September 14, 2006

The State of Science & Technology in Canada

Via The Star, a new report from The Council of Canadian Academies entitled The State of Science & Technology in Canada. From the press release:

Overall, Canada is strong in research, generally well-equipped technologically, but lagging in translation of research strength to innovation strength, according to a new study released today by the Council of Canadian Academies.


The report highlights four principal clusters of prominent Canadian S&T strengths as judged against international standards of excellence:
- the natural resource sector
- information and communications technologies
- health and related life sciences and technologies
- environmental science and technology


The view of Canada's strength overall in science and technology is somewhat more pessimistic than the survey respondents' opinion of S&T strengths in specific areas of research, technology application, and infrastructure. Fewer than half of respondents to the opinion survey ranked Canada strong overall in S&T and roughly a quarter believe we are weak relative to the average of other economically-advanced countries. The perception of the overall trend is rather pessimistic - about 40% believe Canada is losing ground. Only 28% see Canada gaining while 32% believe we are holding steady.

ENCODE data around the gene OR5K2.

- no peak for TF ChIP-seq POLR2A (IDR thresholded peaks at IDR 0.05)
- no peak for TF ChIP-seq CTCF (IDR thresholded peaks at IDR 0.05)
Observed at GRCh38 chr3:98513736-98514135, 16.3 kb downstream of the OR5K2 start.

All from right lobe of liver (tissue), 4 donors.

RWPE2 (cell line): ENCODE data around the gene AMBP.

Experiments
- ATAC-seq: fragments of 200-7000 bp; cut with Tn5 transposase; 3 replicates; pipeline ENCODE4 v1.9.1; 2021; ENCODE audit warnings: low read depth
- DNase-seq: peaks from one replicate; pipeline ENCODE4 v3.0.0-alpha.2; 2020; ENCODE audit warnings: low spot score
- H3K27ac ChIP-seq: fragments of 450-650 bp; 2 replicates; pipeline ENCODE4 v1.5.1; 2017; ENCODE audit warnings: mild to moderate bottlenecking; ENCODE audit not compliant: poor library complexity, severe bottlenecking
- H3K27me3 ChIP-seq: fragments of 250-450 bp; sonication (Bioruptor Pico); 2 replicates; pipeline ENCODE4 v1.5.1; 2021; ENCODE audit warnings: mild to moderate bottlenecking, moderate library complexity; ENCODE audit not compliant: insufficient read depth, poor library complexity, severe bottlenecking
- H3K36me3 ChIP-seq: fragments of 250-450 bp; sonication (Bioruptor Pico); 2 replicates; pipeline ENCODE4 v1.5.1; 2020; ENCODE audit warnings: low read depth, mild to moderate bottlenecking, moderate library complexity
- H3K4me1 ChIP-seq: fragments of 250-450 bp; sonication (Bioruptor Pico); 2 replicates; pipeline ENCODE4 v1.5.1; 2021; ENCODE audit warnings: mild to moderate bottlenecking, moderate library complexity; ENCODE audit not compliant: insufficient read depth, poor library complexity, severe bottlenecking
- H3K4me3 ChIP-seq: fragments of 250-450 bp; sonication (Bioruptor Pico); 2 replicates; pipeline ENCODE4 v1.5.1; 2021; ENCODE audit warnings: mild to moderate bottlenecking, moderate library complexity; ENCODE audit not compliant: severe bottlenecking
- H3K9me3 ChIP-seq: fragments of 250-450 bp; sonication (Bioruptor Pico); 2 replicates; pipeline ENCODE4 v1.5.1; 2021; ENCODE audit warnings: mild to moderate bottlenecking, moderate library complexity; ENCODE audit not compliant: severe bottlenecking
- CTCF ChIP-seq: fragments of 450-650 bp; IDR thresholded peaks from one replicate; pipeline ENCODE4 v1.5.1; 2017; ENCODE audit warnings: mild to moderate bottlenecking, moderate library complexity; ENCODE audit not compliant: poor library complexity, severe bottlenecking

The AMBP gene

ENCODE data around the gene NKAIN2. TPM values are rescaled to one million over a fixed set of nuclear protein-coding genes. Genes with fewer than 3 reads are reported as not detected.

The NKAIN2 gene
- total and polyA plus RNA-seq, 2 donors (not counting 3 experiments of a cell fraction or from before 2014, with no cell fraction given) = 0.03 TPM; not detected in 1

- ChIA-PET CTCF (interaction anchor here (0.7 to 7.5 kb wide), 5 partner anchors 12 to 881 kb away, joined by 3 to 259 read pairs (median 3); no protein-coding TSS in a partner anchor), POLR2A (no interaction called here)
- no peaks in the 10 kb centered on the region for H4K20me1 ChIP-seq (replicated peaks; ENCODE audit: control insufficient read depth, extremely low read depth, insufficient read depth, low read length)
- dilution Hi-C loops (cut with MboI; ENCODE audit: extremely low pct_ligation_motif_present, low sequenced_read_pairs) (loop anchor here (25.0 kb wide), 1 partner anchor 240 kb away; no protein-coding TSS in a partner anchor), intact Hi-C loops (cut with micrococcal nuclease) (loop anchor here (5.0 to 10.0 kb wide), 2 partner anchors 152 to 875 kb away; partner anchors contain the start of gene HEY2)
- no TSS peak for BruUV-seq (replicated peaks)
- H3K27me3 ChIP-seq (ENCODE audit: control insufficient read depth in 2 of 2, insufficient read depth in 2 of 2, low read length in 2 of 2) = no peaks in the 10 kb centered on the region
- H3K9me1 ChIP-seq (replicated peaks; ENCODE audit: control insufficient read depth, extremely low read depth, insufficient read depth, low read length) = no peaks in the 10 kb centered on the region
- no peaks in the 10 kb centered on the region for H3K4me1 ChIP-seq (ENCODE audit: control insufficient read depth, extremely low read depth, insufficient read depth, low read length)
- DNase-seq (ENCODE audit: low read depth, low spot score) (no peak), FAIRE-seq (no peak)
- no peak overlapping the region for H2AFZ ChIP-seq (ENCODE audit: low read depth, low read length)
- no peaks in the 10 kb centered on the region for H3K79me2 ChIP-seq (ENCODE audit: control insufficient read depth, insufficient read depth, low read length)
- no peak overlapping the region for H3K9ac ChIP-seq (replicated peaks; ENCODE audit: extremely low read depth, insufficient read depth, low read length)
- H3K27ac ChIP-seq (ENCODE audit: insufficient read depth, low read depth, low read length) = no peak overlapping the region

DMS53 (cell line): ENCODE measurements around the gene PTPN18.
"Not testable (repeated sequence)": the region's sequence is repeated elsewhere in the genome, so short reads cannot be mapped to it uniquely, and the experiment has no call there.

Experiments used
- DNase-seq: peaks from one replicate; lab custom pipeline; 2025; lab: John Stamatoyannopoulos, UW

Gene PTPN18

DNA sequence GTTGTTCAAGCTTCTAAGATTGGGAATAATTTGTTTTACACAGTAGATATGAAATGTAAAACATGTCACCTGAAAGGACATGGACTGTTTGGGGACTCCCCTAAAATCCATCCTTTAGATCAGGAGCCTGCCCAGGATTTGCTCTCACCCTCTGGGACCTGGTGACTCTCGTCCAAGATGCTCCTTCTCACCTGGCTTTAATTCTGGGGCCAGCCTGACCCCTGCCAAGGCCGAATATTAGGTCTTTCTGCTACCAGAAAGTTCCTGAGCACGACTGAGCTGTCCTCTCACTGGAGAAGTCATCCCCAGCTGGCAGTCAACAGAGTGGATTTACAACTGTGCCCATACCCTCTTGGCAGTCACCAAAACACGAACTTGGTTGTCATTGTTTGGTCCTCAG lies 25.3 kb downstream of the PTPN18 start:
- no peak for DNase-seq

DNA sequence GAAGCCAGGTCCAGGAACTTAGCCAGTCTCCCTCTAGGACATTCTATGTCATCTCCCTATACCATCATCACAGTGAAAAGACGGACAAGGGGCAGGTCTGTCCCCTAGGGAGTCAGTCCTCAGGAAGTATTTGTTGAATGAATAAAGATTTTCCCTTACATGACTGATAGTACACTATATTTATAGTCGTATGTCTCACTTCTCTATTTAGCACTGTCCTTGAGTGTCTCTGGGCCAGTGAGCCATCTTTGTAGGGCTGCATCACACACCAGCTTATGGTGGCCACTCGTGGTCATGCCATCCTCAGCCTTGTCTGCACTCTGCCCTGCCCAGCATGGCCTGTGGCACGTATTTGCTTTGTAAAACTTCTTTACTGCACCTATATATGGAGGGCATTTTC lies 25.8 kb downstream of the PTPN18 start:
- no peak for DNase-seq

Looking ahead, most authorities concur on where the main action in S&T will be in the coming years:

- information and communications technologies
- biosciences and technologies
- materials sciences and technologies
- "nano" technologies applied broadly

Survey respondents identified energy technologies - and particularly 'clean energy' - as the area where Canada was best positioned to develop prominent strength in the future. On the other hand, the survey also contained evidence that Canada is currently not particularly strong in many of the relevant clean energy technologies.


The report identifies infrastructure that supports "knowledge production" as a particular Canadian strength. Survey respondents gave high marks to the Canada Foundation for Innovation, the Canada Research Chairs program, research hospitals, universities and the research granting agencies of the federal government, particularly the Canadian Institutes for Health Research (CIHR) and the Natural Sciences and Engineering Research Council (NSERC).

I'll certainly be taking a closer look at the report itself (it's 228 pages, the "summary" is 51 pages), but it is quite interesting that "pure" research is ranked relatively highly while actually getting around to doing something useful with the research is an area that is lacking. On the other hand, from what I could tell, the committee that prepared the docuement only had 3 of 10 members who were working scientists in Canada. The rest were industry, government or other stakeholders.

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